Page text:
Who we are
The Home Fortification Technical Advisory Group (HF-TAG) is a global network of stakeholders engaged in home fortification, comprised of members from governmental, UN, NGO, private and academic sectors.
The HF-TAG's vision is improving nutrition for health and development and its mission is to provide leadership by advocating and supporting well-designed and effective home fortification interventions at scale for children and women, based on sound technical guidance and best practices. The initiative aims to scale up home fortification and to improve delivery, whether through public or market-based channels, for home fortification by providing standards, guidelines and resources to implementers of programs, producers of home fortification products and supporting entities. The network seeks to represent all these key stakeholder groups and address the most important and feasible barriers to home fortification.
The HF-TAG website serves as a central, online hub for home fortification. By aggregating and connecting existing resources and building a shared space for discussion, the HF-TAG website and affiliated Home Fortification Network (Community of Practice) aims to increase the intra-sector and multi-sector collaboration necessary to improve nutrition and health outcomes. The HF-TAG is built on the principle of inclusion and expands home fortification information/guidance within the public domain. Guidance is based on a review of evidence as well as on best practice and experience with policy formulation and program implementation.
What is Home Fortification?
Home-fortification consists of adding specialized products such as multiple micronutrient powders (MNP) or food-based complementary food supplements (CFS) such as small-quantity lipid-based nutrient supplements (SQ-LNS) and full-fat soy flour (and soy protein isolate) with a vitamin-mineral mix to foods prepared at home. Table 1 (see end) captures some of the available products currently in use.
Home fortification is used in situations where diets do not provide enough essential nutrients. Because unfortified cereal-based complementary foods generally do not supply enough essential nutrients such as vitamins, minerals, essential fatty acids, and/or other nutrients critical for optimal growth and development, home fortification can fill nutrient gaps, especially when access to sufficient nutrient-dense foods is limited. Home fortification empowers caregivers to improve the quality of the diet of individuals within the family by adding nutrients to locally available foods prepared at home or other settings such as daycare centers or schools.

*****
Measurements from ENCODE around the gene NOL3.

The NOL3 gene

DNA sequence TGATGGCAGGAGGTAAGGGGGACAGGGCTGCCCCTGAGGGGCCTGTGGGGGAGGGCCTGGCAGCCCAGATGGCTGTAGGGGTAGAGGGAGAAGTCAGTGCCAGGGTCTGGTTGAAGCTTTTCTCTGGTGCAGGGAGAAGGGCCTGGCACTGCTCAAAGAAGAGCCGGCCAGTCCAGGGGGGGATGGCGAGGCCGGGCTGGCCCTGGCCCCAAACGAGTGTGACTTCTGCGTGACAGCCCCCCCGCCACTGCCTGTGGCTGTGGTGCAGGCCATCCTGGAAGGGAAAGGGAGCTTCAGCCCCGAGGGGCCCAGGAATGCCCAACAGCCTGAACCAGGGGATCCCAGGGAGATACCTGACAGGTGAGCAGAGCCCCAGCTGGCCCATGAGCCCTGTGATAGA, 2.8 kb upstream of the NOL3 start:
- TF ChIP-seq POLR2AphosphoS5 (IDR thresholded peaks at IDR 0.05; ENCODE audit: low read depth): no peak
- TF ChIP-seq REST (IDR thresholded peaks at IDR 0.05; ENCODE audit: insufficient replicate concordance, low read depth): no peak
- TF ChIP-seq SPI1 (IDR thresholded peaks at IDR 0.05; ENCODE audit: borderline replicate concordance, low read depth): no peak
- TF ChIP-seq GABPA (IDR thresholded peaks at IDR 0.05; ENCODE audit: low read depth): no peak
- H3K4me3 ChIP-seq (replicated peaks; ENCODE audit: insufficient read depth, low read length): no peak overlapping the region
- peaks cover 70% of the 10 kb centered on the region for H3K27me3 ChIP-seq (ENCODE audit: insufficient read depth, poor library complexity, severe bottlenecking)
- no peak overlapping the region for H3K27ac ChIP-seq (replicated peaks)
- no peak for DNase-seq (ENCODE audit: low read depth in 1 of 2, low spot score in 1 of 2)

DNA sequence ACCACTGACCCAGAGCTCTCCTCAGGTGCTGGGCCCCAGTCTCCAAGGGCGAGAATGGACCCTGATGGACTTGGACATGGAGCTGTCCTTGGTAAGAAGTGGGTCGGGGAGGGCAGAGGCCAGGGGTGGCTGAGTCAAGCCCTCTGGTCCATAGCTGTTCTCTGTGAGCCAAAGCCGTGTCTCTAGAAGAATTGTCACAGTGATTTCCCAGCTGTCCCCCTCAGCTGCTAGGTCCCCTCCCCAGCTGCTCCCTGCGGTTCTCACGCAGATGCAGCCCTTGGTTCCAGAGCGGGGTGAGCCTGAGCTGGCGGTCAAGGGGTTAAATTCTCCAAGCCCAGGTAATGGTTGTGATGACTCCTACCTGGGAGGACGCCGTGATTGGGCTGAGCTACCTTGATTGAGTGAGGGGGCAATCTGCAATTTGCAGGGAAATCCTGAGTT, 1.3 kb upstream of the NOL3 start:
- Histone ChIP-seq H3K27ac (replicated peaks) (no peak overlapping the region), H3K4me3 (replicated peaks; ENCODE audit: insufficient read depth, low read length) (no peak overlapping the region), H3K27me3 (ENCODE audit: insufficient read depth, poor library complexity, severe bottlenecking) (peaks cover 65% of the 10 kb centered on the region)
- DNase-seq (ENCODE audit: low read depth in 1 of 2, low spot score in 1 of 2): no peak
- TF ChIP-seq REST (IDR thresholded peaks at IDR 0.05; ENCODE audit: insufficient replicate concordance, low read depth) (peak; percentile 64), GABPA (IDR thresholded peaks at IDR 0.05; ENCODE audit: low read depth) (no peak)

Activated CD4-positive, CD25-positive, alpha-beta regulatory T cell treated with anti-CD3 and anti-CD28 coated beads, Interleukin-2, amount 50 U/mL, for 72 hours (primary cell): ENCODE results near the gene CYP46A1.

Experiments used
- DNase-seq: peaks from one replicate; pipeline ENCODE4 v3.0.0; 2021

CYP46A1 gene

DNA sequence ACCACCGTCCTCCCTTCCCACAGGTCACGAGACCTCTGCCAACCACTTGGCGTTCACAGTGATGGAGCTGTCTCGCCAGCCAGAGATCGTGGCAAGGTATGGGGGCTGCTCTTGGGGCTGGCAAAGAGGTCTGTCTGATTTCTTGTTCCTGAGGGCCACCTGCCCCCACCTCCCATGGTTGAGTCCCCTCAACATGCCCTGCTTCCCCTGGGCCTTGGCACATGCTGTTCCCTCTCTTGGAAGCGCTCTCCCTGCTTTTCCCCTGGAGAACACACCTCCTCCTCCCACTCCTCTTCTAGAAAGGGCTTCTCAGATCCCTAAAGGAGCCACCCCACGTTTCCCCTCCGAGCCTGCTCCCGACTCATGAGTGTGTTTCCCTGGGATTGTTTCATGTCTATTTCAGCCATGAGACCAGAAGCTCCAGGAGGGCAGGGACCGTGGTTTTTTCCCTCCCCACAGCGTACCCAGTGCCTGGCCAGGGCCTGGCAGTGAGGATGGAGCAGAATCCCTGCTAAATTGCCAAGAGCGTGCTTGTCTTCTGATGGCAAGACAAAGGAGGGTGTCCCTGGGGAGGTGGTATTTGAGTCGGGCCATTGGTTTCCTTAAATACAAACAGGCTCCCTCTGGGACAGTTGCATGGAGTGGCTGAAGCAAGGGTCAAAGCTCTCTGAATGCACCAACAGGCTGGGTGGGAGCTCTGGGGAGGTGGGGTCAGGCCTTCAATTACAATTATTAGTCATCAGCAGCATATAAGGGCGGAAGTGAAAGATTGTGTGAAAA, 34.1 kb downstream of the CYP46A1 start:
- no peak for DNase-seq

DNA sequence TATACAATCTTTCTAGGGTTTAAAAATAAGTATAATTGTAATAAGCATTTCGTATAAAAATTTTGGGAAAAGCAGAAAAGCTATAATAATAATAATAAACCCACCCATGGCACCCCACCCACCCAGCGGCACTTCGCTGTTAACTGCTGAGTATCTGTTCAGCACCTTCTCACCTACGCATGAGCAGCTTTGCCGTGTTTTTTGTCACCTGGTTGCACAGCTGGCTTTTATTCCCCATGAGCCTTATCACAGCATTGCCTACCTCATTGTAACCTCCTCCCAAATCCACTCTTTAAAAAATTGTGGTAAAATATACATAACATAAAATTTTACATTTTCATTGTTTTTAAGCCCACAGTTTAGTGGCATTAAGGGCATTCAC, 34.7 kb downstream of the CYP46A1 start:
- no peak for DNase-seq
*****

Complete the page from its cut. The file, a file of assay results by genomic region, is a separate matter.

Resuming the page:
The home fortification approach provides the flexibility to target specific ingredients and products to the needs of certain population groups, such as young children aged 6-23 or 6-59 months, school age children or pregnant or lactating women, who are at particular risk for inadequate nutrient intake. Specifically due to the relatively high nutrient needs to support the physical and cognitive development of the developing child, home fortification is an important intervention supported by The 1,000 Days Partnership (http://www.thousanddays.org) and Scaling Up Nutrition (SUN) movement (http://scalingupnutrition.org).
In the context of complementary feeding, home fortification does not require any change in how the usual soft, mushy, semi-solid age appropriate complementary foods are prepared. Adding a sachet of powdered or lipid-based nutrients to the complementary food once per day is an easy thing to do.
Home fortification, if used correctly, does not conflict with breastfeeding or with a timely transition from exclusive breastfeeding to introduction of complementary foods at six months of age as recommended by the WHO. Moreover, home fortification can be a powerful tool to reinforce messages on timely introduction of complementary food and continued breastfeeding to two years and beyond. Home fortification products come in measured doses that are safe to consume and easy to store and use. Distribution of home-fortification products can be achieved by various means including delivery by government programs, NGOs, and UN agencies free of cost to the end-user, or by market-based systems.
Products used in home fortification have been demonstrated to have a significant health impact. The largest body of evidence is around MNPs for prevention and control of iron-deficiency anemia, for which a systematic review, a WHO Guideline, and an HF-TAG programmatic guidance brief exist. While inconclusive, research on small quantity LNS (≤120 kcal/d, ≤20 g/d) in older infants and young children is on-going and suggests benefits related to linear growth (height), infant development and micronutrient deficiencies (http://www.ilins.org). Although some programs are already moving ahead to start using small quantity LNS, until there is further evidence, HF-TAG cannot yet make programmatic recommendations for this product.
Table 1. Most common Home fortification products presently in use
|MNP||Complementary Food Supplements (CFS)|
|Small quantity lipid-based nutrient supplements (SQ-LNS)||Multi-nutrient powder containing vitamins and minerals plus food ingredients such as full-fat soy flour, milk powder, and other ingredients (called Ying Yang Bao in Chinese)|
|Sprinkles®, MixMe™, Chispitas, Chispaz, Vitalita, Gulazyk, MoniMix, Pushtikona, Ongera Intungambiri, Chispitas Solidarias, Bebe Vanyan Plus, Bo Fanjaka||Nutributter™, eeZee20™||Yu Er Bao™, Tian Tian Ai™|